Notes On Nostalgia
I studied Psychology briefly while I was in high school.
There, I learnt how our brain stores memories like jigsaw puzzles dumped on the floor. Every time we try to remember something, our brain searches for the relevant pieces and binds them together to form a memory.
What’s fascinating is how our memories don’t stay fixed forever. Instead, each time a memory reassembles, we inadvertently start to alter them. Since we can’t possibly remember every single, tiny detail of our past, our brain fills in the gaps by borrowing pieces from our imagination and our emotions until suddenly, you end up with a slightly skewed version of events. It’s why you and your best friend can experience the same event and remember vastly different things. Or why eyewitness testimonies often contradict each other.
This psych lesson floated back into my mind recently when a reader asked me to write about loss and nostalgia. As someone who spends a lot of time thinking about the past, I understand the longing we feel when memories of old friends and relationships resurface.
All of us have experienced the loss of friends, estranged family members, and people who no longer fit into our lives. But, thanks to social media, we’re still connected to every single one of them. We see their updates pop up on our feed. We can type their name into the search bar and get lost scrolling through the highlight of their lives. After a while, we may even begin to wonder: what if they were still in my life?
Last year, memories of a past relationship would occasionally crop up during random, quiet moments. I would sit down at my desk to work only to wonder what they’d think about how much I’ve grown. If I ever visited places that we used to hang out, I would think back to the times we spent together or the stories we used to share. Dozens of questions would swirl around my mind. Did they ever think about me? Would we have lasted if we’d been better people? What would I ever say if I saw them again?
You’d think I was talking about someone I’d known for years. In reality, it was a short-lived fling and ended like most of my previous dalliances: crashing and burning.
That’s the funny thing about nostalgia. It’s like those filters on Snapchat that gives you flawless skin and makes you look lit from within; a picture of perfection you wish you could emulate every day. Every time I recalled those memories, I continued to add the filter over and over again. While my brain was reconstructing the pieces, I inadvertently wove in details I wished had happened. I repressed the cringey moments and glossed over the crashing and burning. I focused on the emotionally high parts of our relationship blurred out the lows. Before I knew it, my glossy, filtered version of events became the new memory and I started to feel the longing for those ‘good old days.’
When I confided these thoughts to someone else, they challenged me to remember the event exactly as it transpired; no filter added. Without the gloss, the reality was bleak, cringey and made me remember why we never worked in the first place. I had been longing for a fantasy that never actually existed.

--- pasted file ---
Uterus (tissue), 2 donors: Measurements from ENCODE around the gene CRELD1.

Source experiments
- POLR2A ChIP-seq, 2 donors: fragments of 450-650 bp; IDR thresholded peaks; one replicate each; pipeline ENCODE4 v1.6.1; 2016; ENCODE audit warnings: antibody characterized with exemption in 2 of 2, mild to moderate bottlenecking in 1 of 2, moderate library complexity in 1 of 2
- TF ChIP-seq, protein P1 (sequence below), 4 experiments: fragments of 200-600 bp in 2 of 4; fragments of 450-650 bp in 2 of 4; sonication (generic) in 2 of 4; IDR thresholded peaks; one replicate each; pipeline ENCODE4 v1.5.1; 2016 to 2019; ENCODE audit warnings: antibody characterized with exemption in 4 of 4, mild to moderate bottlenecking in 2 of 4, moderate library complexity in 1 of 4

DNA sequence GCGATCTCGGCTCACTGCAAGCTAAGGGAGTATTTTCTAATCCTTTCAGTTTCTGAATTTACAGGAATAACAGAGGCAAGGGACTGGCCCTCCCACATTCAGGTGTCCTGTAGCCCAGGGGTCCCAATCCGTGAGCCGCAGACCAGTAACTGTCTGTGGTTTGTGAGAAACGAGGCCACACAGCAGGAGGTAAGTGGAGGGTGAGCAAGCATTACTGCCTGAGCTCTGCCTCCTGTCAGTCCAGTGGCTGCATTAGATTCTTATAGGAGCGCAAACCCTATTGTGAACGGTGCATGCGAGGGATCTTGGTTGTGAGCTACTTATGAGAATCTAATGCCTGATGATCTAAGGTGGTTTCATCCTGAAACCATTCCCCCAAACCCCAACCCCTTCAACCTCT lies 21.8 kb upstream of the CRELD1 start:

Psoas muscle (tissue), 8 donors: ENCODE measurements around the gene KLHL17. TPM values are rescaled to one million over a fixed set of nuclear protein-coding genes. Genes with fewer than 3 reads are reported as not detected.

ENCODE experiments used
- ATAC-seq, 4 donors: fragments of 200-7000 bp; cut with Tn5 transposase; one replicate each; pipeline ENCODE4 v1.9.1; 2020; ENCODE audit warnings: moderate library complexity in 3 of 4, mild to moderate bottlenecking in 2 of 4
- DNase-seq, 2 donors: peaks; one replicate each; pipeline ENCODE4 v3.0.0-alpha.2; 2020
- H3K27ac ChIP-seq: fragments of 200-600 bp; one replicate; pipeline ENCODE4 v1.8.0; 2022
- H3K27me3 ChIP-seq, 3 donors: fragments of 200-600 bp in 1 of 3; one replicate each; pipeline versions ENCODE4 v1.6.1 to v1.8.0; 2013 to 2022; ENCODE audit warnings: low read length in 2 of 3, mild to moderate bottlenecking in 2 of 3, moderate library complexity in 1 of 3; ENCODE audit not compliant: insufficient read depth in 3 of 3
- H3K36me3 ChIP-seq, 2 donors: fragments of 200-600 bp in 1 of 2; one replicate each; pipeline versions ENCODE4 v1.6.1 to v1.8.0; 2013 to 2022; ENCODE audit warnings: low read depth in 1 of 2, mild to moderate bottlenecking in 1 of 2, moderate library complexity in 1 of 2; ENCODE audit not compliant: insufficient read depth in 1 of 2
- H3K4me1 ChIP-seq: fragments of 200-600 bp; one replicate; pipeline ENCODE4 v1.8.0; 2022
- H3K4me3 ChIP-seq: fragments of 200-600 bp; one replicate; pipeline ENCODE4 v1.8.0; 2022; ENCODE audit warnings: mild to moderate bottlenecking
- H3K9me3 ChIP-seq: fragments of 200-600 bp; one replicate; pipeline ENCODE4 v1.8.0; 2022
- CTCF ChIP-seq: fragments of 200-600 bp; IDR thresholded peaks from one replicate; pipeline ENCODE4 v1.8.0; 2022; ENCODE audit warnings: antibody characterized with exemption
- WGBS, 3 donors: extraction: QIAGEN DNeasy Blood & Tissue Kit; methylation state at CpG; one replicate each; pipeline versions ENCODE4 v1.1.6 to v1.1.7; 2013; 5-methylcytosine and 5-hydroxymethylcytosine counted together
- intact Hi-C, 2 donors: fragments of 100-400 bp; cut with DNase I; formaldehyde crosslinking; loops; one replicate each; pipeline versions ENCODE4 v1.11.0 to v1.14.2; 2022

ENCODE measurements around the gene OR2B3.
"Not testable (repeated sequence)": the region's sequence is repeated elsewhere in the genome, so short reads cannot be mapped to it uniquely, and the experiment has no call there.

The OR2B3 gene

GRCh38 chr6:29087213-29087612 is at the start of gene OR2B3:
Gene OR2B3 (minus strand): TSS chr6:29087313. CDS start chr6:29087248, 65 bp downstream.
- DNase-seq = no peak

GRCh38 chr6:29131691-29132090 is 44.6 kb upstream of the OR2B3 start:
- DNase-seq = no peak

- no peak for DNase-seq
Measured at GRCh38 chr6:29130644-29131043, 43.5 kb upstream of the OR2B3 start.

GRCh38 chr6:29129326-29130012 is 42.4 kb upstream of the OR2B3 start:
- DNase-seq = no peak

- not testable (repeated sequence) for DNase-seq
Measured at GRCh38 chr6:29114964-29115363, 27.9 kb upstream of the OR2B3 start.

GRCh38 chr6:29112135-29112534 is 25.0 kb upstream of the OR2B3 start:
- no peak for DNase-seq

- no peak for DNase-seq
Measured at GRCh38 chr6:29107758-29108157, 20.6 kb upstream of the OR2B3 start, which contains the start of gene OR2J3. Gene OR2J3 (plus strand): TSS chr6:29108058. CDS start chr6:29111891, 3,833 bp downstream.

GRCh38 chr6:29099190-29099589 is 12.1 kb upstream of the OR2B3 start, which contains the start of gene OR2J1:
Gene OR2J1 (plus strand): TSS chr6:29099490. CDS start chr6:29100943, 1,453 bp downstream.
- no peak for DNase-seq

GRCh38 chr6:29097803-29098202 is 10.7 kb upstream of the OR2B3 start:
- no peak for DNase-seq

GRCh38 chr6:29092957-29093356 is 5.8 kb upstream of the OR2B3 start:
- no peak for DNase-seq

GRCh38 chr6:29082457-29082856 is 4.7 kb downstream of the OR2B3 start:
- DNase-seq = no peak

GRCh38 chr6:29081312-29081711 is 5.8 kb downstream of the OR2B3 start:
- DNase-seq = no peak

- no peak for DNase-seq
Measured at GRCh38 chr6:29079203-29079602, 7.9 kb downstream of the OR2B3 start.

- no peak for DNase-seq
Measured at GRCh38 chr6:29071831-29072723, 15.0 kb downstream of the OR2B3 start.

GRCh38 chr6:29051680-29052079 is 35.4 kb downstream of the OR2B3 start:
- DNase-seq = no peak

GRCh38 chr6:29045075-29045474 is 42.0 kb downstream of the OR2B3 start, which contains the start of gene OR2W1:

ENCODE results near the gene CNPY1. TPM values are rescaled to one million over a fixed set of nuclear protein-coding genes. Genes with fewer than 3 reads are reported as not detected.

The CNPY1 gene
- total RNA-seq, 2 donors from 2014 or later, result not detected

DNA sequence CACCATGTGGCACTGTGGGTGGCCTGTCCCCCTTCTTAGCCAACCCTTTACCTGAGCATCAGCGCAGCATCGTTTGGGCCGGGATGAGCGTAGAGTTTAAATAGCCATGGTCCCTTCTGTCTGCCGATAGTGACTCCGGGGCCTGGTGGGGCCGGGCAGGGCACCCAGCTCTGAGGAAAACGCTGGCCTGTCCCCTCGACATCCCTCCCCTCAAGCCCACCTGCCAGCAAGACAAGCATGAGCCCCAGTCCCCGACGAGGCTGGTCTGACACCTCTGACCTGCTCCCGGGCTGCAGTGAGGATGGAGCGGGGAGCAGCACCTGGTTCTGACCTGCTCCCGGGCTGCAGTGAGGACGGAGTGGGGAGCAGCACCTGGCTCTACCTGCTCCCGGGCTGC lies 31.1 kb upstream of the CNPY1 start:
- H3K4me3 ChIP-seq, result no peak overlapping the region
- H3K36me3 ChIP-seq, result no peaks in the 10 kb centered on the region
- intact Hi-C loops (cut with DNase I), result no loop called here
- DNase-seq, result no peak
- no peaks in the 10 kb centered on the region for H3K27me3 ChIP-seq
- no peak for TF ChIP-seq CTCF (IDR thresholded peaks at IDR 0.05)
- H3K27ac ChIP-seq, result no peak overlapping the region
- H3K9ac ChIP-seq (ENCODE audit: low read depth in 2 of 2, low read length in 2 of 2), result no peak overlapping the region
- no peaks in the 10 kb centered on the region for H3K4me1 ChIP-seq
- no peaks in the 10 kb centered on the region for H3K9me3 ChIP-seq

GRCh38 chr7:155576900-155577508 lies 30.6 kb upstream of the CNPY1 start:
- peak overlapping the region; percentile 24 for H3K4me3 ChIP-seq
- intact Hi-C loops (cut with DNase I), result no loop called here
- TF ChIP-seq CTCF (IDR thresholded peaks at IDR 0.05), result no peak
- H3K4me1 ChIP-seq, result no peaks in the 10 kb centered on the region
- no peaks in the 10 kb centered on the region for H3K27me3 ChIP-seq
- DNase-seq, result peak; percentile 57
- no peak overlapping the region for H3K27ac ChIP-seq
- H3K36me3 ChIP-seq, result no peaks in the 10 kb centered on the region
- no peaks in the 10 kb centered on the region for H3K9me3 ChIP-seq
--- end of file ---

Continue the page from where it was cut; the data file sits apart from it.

My favourite author describes it like this: “I’m in awe of the way we romanticise the things we willingly left behind when the present moment starts testing us.”
I think that’s the most accurate depiction of how we operate. When things start to get hard, we seek solace in our memories by adding a filter and creating a picture-perfect past.
Be honest, how often have you thought back to an ex while you were in the thick of singleness?
Or, how about when you start to miss your old job because your new boss is turning up the pressure?
Perhaps you’ve thought about going back to old friends because the loneliness of the present moment is just too stifling.
Suddenly, we believe we were better off settling for the things we left behind.
I’ve definitely been guilty of letting my memories of the past hurt my ability to be present. I’ve let the ‘what if’s’ distract me from my current blessings and feel anxious from discontentment.
I think we have to be careful how much nostalgia we feel over the people and events in our past. When we’re the ones who walked away, we have to draw a balance between forgiving people who’ve hurt us and recognising there’s a reason they aren’t in our lives anymore. If we’re not careful, we may force open doors that God intended to stay close.
Don’t get me wrong; you’re allowed to look back at your past and marvel over how much you’ve grown. You can recall old memories and reminisce about the relationships that were near and dear to you. You can wonder how people are and wish them well no matter what they did to you.
But, at the end of the day, we have to be careful how much weight we put on our memories. We can either spend your days caught up in a fantasy or we can say ‘I’m going to make the most out of the present.’
Encouraging you always,